Chess960, formally Fischer Random Chess, was invented by former World Champion Bobby Fischer and introduced in Argentina in 1996 in a tournament won by Peter Leko. Shuffle Chess, a similar variant, has been played as early as 1842. The first Chess960 World Championship was played between Peter Leko and Michael Adams in 2001, which Leko won with 4.5 to 3.5. Leko was chosen because he had reputedly played Chess960 games against Fischer himself, had introduced many novelties into chess theory and had won the first tournament and Adams was chosen because he was World Blitz Champion and very good in unusual positions. There have been championships and tournaments every year since.
Fischer’s idea was to eliminate what he thought was a complete dominance of openings preparation and replace it with creativity. He believed that Russians were fixing all international games. With a random starting position it would be impossible to fix every move of a game, as it would be too difficult to devote to memory 960 different starting positions. From the first move both players would have to come up with original moves and could not use theory. Fischer believed that eliminating memorized theoretical moves would level the playing field.
Before a game, one of a possible 960 starting positions is randomly determined and set up, subject to certain special requirements. The game is played in the same way as standard chess except for castling. Pieces and pawns have their normal moves, and the objective of checkmating your opponent is the same. White’s pawns are placed on the second rank like standard chess. All the remaining white pieces are placed randomly on the first rank, although the bishops must be placed on opposite coloured squares and the king must be placed on a square between the rooks. Black’s pieces are placed equal and opposite to White’s pieces. The king never starts on the a– or h-files as this would leave no space for a rook. The starting position can be generated before the game by computer program, or chosen by different methods including dice, coins or cards.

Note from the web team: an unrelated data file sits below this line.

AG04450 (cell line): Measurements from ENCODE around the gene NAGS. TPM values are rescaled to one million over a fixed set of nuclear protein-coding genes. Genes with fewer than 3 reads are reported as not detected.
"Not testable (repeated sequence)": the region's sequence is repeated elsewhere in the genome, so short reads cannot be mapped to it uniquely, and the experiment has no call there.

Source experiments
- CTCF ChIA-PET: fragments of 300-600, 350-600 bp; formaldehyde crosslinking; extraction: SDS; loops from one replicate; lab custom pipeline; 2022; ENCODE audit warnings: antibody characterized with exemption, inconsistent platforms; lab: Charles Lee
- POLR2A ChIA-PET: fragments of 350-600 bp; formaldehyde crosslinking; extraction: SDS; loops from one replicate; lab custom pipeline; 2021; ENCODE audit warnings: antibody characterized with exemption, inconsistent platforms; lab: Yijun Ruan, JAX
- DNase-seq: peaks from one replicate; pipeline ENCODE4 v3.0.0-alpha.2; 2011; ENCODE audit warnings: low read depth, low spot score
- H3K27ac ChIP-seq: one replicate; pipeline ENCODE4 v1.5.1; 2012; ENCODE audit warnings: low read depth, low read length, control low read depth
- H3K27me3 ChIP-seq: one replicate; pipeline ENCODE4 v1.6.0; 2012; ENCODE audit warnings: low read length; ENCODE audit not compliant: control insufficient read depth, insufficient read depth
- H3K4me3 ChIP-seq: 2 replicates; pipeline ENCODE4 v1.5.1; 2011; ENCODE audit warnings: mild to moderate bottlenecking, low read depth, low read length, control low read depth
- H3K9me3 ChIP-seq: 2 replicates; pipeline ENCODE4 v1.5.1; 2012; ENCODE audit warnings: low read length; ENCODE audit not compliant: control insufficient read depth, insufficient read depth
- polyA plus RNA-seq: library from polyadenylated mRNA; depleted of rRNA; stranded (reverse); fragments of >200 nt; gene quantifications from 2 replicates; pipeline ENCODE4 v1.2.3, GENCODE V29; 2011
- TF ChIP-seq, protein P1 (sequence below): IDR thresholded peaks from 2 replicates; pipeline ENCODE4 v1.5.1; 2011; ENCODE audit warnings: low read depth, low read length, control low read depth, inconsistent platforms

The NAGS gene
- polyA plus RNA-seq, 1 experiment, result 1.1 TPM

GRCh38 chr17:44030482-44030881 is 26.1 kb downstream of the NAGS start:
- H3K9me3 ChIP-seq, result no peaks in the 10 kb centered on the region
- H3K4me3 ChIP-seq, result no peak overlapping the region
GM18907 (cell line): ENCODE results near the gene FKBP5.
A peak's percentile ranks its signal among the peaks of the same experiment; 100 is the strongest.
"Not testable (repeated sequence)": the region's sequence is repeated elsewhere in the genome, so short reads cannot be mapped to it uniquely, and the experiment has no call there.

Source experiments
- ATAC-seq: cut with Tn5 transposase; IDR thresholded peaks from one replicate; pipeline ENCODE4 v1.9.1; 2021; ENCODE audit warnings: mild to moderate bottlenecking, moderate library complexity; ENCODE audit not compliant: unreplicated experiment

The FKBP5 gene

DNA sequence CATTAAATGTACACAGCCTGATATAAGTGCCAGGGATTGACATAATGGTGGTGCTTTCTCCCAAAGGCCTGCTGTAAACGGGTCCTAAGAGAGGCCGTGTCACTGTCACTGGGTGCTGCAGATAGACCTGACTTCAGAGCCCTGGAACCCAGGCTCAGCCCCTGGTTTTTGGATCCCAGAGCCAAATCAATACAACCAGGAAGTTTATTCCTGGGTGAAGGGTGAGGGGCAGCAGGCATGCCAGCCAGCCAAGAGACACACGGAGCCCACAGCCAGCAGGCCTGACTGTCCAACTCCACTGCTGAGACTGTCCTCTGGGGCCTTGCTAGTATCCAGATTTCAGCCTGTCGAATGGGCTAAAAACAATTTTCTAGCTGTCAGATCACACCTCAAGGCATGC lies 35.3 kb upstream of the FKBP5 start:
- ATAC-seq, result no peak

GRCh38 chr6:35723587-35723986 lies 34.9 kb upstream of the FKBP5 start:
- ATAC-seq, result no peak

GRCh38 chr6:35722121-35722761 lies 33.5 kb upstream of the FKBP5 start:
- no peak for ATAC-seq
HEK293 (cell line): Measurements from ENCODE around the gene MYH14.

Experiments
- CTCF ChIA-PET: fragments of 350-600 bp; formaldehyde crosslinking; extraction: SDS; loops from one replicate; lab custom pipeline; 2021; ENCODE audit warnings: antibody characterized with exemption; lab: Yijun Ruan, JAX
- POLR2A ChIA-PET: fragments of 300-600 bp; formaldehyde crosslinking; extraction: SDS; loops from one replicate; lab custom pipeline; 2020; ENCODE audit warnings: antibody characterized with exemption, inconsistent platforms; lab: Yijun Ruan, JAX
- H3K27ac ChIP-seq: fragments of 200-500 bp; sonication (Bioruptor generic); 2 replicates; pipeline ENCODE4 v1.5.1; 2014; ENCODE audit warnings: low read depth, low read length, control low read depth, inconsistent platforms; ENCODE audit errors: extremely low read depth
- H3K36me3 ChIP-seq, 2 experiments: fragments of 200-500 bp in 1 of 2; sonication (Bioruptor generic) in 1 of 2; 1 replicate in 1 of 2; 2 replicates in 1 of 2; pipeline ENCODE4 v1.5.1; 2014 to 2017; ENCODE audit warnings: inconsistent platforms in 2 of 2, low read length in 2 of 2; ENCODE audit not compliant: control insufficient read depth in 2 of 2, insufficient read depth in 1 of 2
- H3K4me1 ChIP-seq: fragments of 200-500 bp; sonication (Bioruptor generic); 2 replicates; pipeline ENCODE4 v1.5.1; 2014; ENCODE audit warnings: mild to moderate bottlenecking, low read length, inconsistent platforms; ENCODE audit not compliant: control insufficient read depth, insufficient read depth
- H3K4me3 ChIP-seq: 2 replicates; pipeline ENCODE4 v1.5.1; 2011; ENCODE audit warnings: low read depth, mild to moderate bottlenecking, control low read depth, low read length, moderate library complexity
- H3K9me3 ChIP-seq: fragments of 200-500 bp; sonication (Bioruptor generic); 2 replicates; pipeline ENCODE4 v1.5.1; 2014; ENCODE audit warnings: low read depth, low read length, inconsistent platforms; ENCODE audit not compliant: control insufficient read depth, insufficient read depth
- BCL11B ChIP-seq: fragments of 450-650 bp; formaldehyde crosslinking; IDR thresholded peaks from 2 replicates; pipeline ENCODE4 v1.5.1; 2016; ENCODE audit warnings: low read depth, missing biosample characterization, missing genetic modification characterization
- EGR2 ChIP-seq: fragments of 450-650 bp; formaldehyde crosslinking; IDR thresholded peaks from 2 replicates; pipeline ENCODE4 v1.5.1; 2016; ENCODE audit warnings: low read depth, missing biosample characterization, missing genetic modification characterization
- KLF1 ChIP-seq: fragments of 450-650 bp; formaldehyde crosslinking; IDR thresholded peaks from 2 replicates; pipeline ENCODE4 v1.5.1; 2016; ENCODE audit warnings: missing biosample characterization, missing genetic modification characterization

If you want to play Chess960 games on a server you can go to websites such as Scheming Mind, where you will find examples of games and useful advice about each of the 960 starting positions. Go to www.schemingmind.com then click on ‘Chess’, ‘Game Explorer’, ‘Chess960’ then a position number between 1 – 960. Amazingly, one of my opponents, a very strong Chess960 player himself from the USA, saw one of my previous articles here and suggested I write about Chess960. I have played only two Chess960 games myself and found them refreshingly different, but very hard to play, as you are thrust into battle from the very first move, and it is almost like playing from a middle game position which you have not created and can have weaknesses which you have to watch out for. Unfortunately, it is not possible to show a game here, but you can view games on the Scheming Mind website.